He was born to Karl and Teresa Schlag in Frankfurt, Germany where as a young man, he served in the German army of World War I. Schlag studied sculpture at the Academy of Fine Arts, Munich. He moved to the United States in 1929.
On April 21, 1938, Schlag's design for the Jefferson nickel was selected by Nellie Tayloe Ross, Director of the United States Mint. Schlag won $1,000 for his winning design of the coin; he had been an award-winning artist in Europe. His prize money was spent on his wife's funeral. In the 1930s, Felix won several sculptural commissions and art prizes including some New Deal commissions to produce work at several post offices, including ones in White Hall, Illinois and schools in Champaign, Illinois and Bloom Township.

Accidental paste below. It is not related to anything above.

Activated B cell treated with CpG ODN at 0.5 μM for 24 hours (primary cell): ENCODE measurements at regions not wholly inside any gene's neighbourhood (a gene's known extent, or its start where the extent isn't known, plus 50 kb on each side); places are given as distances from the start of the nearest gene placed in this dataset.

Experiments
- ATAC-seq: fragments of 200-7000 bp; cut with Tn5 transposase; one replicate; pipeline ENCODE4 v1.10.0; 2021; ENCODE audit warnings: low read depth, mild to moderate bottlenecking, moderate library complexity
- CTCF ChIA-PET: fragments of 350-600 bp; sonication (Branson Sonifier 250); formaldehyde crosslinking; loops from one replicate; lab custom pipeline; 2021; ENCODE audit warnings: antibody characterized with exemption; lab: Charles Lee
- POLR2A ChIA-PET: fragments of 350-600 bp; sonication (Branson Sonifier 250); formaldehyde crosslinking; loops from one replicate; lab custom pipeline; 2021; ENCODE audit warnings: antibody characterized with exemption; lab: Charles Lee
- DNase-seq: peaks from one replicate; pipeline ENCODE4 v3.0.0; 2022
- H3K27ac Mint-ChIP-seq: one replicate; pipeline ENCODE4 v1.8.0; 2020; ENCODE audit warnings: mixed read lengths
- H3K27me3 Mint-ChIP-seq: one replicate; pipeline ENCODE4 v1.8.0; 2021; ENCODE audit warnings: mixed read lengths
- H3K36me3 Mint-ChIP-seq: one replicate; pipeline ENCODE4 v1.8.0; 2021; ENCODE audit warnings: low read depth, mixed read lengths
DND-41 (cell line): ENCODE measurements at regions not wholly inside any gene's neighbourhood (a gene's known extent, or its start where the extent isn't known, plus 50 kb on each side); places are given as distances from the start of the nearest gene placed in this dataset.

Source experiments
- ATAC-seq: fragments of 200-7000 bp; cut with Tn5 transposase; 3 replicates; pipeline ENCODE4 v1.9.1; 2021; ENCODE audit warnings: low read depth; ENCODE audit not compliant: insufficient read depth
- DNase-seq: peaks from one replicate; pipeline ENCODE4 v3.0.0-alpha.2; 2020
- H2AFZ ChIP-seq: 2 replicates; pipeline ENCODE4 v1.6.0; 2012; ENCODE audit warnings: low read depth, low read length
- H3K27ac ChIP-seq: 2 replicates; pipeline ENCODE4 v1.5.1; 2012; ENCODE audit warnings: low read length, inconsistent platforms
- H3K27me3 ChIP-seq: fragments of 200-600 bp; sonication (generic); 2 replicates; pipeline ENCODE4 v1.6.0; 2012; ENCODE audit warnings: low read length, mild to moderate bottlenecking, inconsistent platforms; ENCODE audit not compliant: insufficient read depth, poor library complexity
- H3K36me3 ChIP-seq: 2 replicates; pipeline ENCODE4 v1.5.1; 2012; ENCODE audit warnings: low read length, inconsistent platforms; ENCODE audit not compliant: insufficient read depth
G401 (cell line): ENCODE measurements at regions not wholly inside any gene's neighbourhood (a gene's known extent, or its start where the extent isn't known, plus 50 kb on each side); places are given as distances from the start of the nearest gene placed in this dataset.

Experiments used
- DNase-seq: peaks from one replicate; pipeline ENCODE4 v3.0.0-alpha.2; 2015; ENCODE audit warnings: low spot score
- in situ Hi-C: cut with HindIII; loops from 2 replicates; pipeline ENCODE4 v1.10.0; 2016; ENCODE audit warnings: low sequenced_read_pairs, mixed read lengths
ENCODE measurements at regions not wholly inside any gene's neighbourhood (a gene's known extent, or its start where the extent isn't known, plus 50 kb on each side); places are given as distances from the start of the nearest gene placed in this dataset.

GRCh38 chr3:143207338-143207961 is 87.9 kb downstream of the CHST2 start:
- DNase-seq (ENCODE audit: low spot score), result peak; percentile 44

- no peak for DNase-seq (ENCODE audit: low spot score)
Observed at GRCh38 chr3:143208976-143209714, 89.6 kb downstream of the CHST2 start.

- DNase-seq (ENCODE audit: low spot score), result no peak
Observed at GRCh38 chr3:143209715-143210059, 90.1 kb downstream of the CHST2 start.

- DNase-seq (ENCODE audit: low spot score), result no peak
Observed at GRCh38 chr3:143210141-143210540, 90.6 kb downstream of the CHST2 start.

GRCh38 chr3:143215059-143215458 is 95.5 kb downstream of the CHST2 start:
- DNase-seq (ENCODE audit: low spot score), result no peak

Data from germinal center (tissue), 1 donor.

Schlag accepted the offer of the American government to place his initials, FS, on the nickel beginning in 1966.
The designer relocated to Owosso, Michigan, where he died and is buried. He and his wife Anna, whom he married in 1920, had three children: Feliza (1920), Leo (1921), and Hilda (1929). A memorial was placed by the Michigan State Numismatic Society on September 14, 2008.
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